Please click below to see the full report with our recommendations. The ‘article’ link provides more information about the next steps of the governance review.

Product Stewardship

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Green Screen: How does IT contribute to sustainability? Report

How does IT contribute to sustainability? In sustainable development, the IT sector is usually seen as a force for good. The direct impacts of the sector itself – energy, waste, pollution – are small, especially when compared with other industries. Moreover, these effects are offset by big indirect benefits as IT enables social advances, and offers routes to lower environmental impacts. This new report, supported by Tata Consultancy Services (TCS) and written by Carnstone, explores the extent to which the sector is delivering on that promise.

It argues that IT companies must stay on top of their direct impacts. More importantly, however, they must help their customers get the biggest possible benefits from their products. They also have a role to understand their influence on long-term societal changes which will likely make or break IT’s contribution to sustainability. The report concludes by setting out a practical agenda for how IT companies can play their part in maximising sustainability benefits.

Reporting & Communication

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Carbon Trust white paper Report

The Carbon Trust have released a white paper on the carbon impact of video streaming. This publication is an important milestone for DIMPACT, a collaborative project run by Carnstone with the University of Bristol to help the digital media industry map and manage its carbon impacts.

The study estimates the average carbon footprint in Europe per hour of video streaming is approximately 55gCO2e, equivalent to boiling an average electric kettle three times.

It also shows that the viewing devices are responsible for the largest part of the overall carbon footprint. For example, the footprint of watching on a 50-inch TV is shown to be roughly 4.5 times that of watching on a laptop, and roughly 90 times that of watching on a smartphone.

PSCI Annual Report 2020 Report

The 2020 PSCI Annual Report summarises the progress and achievements the PSCI have made in advancing responsible supply chain practices within the pharmaceutical and healthcare industries over the past year.

Key developments in 2020 include:

  • Growth in membership, with over 45 member companies now committed to the initiative and having adopted the PSCI Principles
  • A new three-year strategy adopted to deliver our refreshed vision for excellence in safety, environmental, and social outcomes across the whole of the global pharmaceutical and healthcare supply chain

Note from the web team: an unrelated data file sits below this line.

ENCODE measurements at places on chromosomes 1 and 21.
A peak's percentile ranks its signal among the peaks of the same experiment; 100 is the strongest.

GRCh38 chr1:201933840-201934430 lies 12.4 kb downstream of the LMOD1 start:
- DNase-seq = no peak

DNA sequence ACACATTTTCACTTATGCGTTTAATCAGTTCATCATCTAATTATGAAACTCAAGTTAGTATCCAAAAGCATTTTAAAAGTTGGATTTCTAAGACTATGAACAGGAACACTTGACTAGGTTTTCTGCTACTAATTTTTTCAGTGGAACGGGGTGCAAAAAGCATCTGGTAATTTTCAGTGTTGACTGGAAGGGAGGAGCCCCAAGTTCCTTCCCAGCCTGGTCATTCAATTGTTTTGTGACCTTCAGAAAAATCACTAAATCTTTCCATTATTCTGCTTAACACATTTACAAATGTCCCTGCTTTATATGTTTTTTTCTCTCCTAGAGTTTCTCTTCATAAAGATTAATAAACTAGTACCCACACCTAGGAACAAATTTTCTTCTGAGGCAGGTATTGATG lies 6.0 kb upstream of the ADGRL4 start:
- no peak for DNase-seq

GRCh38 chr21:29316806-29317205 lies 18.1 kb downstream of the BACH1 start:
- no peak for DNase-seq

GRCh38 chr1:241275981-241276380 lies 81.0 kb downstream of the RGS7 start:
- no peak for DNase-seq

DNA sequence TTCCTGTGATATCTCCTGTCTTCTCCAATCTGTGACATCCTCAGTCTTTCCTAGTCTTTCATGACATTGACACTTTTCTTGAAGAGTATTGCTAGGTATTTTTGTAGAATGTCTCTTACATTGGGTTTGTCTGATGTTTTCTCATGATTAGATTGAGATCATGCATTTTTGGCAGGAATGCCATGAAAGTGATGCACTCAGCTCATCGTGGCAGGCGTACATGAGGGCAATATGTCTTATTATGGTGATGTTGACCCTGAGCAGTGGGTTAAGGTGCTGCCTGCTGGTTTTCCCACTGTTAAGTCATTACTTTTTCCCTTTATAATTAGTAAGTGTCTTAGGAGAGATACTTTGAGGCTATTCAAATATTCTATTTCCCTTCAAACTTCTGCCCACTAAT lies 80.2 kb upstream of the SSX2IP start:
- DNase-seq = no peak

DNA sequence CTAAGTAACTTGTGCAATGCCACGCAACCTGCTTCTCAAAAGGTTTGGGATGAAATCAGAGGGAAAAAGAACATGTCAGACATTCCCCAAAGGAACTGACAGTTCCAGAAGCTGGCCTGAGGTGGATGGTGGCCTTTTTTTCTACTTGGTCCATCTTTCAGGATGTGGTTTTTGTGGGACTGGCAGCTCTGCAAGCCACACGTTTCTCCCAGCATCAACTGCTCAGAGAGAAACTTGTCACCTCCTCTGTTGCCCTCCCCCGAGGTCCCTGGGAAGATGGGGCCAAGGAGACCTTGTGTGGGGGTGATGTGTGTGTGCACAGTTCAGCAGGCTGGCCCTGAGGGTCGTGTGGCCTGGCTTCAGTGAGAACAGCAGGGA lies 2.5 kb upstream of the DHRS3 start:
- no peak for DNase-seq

• Pioneering remote audit standards aligned with the PSCI Principles, now available to members on our community platform The Link, alongside valuable resources, news, and training materials
  • Strengthened partnerships with our Indian and Chinese partners, recognizing the importance of those countries for the pharmaceutical supply chain
  • Unprecedented levels of supplier engagement through two large-scale virtual supplier conferences in China and India, reaching 700+ supplier delegates
  • Expansion of our Board to support the delivery of our ambitious strategy
  • Measured improvement in PSCI member companies’ contribution to and use of PSCI resources to address supply chain issues.

Carnstone 2010-2020 Impact Report Report

Carnstone has been in business for close to 20 years. During that time, we have become one of the biggest independent consultancies focusing exclusively on sustainability, with a deliberately low profile. We realised early on that we’d much rather be known for what we do than what we say we do. As a result, this is the first and only Impact Report we have ever published. It covers some highlights of our work over the last decade, and also offers a few reflections on the process that got us here. We hope our clients, partners and future colleagues enjoy reading it (if not, rest assured the next edition won’t be out until 2030).

Resource Efficiency

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The Book Chain Project Design Guide Report

The Book Chain Project (BCP) have finally released their Design Guide to the public.

After researching design processes, collecting data on every stage of the supply chain, and interviewing publishers and suppliers, BCP are sharing this guide to help inform all actors in the design process about the environmental and social impacts of different materials and processes that can go into making a book.

The purpose of the Design Guide is not to tell readers which materials and processes they should or should not use – the purpose is simply to give everyone at all stages of the design process the tools they need to further understand the impact of each material and process in order to make informed choices about the spec of their publication.

The Book Chain Project is a collaborative initiative run by Carnstone, involving 28 leading book and journal publishers, over 400 print suppliers and more than 300 paper manufacturers. The publishers participating in the Book Chain Project have one common aspiration – to make informed buying decisions and minimise the impact their books have on the environment, as well as those who manufacture or read their books. 📚